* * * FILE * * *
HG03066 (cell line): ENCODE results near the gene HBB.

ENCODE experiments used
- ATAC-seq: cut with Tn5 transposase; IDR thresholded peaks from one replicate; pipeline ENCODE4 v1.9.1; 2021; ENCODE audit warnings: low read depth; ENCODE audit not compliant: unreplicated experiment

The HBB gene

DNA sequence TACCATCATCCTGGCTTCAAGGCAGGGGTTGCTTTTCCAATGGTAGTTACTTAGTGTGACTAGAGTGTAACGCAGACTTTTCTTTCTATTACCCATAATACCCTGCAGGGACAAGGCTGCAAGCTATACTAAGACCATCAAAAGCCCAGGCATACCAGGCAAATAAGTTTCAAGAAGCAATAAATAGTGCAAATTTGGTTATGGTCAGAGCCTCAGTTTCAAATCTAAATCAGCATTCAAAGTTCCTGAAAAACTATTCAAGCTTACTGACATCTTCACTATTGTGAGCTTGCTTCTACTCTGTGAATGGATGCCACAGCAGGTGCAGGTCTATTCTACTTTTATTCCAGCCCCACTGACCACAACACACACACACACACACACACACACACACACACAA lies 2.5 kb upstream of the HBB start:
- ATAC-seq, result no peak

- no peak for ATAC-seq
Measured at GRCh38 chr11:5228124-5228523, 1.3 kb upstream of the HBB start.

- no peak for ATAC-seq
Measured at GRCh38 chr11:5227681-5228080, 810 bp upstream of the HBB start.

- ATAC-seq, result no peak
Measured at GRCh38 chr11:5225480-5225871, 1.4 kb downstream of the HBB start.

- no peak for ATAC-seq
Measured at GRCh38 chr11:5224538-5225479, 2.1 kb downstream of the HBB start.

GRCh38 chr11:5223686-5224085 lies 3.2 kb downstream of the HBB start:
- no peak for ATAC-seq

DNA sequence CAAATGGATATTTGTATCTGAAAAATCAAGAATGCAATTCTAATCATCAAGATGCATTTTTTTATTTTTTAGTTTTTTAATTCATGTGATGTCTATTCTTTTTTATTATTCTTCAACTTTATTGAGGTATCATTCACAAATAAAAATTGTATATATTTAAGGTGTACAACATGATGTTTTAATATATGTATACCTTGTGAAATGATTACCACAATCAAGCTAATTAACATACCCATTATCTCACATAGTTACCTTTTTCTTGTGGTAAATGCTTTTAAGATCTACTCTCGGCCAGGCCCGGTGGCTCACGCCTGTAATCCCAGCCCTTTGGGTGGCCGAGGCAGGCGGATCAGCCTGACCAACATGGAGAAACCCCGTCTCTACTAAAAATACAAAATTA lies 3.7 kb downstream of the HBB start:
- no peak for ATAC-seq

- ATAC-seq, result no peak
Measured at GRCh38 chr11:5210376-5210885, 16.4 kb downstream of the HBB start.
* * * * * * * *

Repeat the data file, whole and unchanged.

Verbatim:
HG03066 (cell line): ENCODE results near the gene HBB.

ENCODE experiments used
- ATAC-seq: cut with Tn5 transposase; IDR thresholded peaks from one replicate; pipeline ENCODE4 v1.9.1; 2021; ENCODE audit warnings: low read depth; ENCODE audit not compliant: unreplicated experiment

The HBB gene

DNA sequence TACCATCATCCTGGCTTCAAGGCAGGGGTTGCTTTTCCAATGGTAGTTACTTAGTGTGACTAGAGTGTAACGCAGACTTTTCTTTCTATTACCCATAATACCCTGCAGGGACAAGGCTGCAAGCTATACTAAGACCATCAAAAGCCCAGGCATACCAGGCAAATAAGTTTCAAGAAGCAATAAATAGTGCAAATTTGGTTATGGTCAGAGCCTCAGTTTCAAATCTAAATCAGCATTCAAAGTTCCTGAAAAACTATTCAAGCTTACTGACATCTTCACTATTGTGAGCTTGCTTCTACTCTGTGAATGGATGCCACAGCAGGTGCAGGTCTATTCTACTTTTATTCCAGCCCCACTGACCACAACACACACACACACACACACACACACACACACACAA lies 2.5 kb upstream of the HBB start:
- ATAC-seq, result no peak

- no peak for ATAC-seq
Measured at GRCh38 chr11:5228124-5228523, 1.3 kb upstream of the HBB start.

- no peak for ATAC-seq
Measured at GRCh38 chr11:5227681-5228080, 810 bp upstream of the HBB start.

- ATAC-seq, result no peak
Measured at GRCh38 chr11:5225480-5225871, 1.4 kb downstream of the HBB start.

- no peak for ATAC-seq
Measured at GRCh38 chr11:5224538-5225479, 2.1 kb downstream of the HBB start.

GRCh38 chr11:5223686-5224085 lies 3.2 kb downstream of the HBB start:
- no peak for ATAC-seq

DNA sequence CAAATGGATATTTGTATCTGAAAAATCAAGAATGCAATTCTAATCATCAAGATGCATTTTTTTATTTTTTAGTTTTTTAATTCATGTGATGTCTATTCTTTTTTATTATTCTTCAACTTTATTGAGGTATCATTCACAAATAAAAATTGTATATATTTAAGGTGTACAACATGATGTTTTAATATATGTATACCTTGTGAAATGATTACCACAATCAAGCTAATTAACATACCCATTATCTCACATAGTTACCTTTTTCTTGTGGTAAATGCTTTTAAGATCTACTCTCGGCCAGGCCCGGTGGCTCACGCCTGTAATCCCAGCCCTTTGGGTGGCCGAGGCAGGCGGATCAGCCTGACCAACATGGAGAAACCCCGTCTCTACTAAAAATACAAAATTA lies 3.7 kb downstream of the HBB start:
- no peak for ATAC-seq

- ATAC-seq, result no peak
Measured at GRCh38 chr11:5210376-5210885, 16.4 kb downstream of the HBB start.